We use good, expensive fabrics and we should be utilizing all of it – so we do! We get our math on and cut our fabrics so we create the least amount of left overs as possible. We also design with this in mind. That’s why we have square face wipes rather than the common circular ones.
With certain fabric lengths we have enough left over material to create our mini snack bags (also great for nuts and powders at the bulk store) rather than it going to waste. We turn these into 2 sizes to account for as much of the fabric as we can; and they’re super useful!
Our kitchen sponges are made with the rest of our natural scrap material inside (ensuring it’s all compostable) so we effectively have none left. We also collect natural fibre scraps from other local businesses to close their loop too. We’re pretty much waste free in this regard!
Nuts about coconuts
We use coconuts in four different ways. Firstly, our bowls, no matter the size, are made from the shells of discarded coconuts. Generally these are burned, left along the rivers or dumped. We collect these from around town, families and markets (in which case we provide a small fee which gives value to the secondary waste).
Secondly, our wooden products are made from ethically sourced coconut wood. When new trees are planted to replace old coconut trees which bear fruit for around 60-80 years, the tree often ends up as waste. Our team uses this material to hand craft our wooden products making coconut trees a very sustainable source and a consistently closed loop. Local carpenters and wood workers make our custom items at home. The wood is naturally anti-bacterial.
Third, we make our own coconut oil in our little centre. We source local coconuts and use a pressing machine to create the oil which is then used to polish our coconut products. No chemicals, toxins or lacquers are applied to anything we create and everything is kept natural – just like the unique style of the coconut in each product!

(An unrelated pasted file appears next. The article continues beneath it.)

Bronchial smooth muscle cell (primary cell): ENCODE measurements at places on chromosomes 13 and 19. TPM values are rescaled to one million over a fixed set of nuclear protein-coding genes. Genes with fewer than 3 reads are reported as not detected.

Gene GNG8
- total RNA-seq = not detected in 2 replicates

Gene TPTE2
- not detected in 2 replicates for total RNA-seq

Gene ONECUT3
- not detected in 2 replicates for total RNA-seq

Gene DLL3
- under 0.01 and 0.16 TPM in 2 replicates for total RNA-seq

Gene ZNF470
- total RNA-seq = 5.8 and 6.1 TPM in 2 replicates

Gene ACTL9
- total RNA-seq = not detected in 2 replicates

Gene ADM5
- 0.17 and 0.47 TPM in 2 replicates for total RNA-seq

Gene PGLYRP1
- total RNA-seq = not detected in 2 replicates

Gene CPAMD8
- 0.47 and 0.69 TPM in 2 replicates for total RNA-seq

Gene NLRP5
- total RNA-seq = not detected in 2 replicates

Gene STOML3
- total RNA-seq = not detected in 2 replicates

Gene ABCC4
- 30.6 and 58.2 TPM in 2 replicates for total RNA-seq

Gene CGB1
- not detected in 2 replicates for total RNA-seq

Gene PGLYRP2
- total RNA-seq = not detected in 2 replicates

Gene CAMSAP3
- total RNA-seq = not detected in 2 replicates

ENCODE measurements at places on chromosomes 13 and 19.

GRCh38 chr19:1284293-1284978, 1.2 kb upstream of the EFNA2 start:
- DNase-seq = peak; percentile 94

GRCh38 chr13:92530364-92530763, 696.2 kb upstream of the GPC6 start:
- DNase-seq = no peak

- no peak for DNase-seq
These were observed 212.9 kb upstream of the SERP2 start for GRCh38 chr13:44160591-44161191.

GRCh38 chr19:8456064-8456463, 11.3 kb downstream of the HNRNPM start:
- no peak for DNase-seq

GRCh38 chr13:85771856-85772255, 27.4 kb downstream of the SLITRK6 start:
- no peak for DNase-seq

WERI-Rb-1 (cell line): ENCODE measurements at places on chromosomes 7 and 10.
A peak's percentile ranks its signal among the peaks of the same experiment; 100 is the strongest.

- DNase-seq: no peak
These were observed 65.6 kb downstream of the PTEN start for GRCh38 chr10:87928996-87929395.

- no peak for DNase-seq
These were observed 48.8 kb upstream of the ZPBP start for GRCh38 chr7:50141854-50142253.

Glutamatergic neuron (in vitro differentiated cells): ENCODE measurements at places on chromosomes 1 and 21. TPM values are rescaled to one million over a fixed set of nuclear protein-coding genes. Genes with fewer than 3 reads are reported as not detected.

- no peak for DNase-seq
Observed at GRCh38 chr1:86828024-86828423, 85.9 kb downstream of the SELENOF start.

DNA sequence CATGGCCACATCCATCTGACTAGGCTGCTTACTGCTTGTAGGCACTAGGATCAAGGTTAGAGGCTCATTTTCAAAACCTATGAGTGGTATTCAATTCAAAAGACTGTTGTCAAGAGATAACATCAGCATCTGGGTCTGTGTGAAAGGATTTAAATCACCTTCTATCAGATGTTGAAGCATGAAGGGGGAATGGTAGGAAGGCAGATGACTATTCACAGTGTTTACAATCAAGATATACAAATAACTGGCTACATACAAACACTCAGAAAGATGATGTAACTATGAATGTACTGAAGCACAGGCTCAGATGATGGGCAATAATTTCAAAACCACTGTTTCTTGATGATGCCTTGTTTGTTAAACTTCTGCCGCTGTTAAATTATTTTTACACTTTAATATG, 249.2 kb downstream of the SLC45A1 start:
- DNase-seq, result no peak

Lastly, any buttons we use we make from the discarded shells (coconut husks) we don’t use for anything else. We carve out our own buttons and polish them up with the oil ensuring these products remain natural and compostable with no additional resources needed.
Other items & improvement
We strive to make our products as environmentally friendly as possible but sometimes we are limited by technology, laws, excessive costs or access. At times it also has less environmental impact overall to use a non-renewable source (when taking account crude resources, water usage, emissions, shipping, lifetime usage, washing cycles, degradation, packaging etc) whilst better circular options aren’t available.
Whilst most of our items are designed to have an end of life as part of their product cycle, some of the components do not and we want to be open about this. We are currently looking at a better alternative for a certified food-safe lining that is water resistant, biodegradable, robust and lasts at least a couple of years. Nobody will use a cover for say their dips that’s difficult to clean, consistently gets into the food and just doesn’t prove useful. Ultimately, that creates more waste. Many options on the market that tote biodegradable properties with water resistance only effectively last 4 – 9 months with semi-regular wash cycles making them have more impact over the course of 5 years as they consistently require new virgin materials to be produced again for repurchase of the items. We are exploring an innovative option with a local company using discarded excess from trees. We are also in contact with two tech companies with options they created that fit most of these requirements and have been thoroughly tested in washing cycles. The biggest issue here is making sure it is food safe certified which limits innovative options.
The other items we are currently pursuing are sourcing an eco-friendlier elastic for our bowl covers. We’d also love to find a similar eco-friendlier alternative for the velcro used in our food pouches. Though we wanted invisible magnets inside our essential carry pouches, these are always supplied in plastic to sew in whereas the standard ones we could source without. We’d love to find an eco-option for invisible magnets to potentially utilize these. Lastly, a truly sustainable zip would be dandy (for our zippered large produce/bread bags as they need to hold in the good like cut fruits). We’re constantly researching and talking to suppliers and developers but if you have a product, or an idea, please reach out!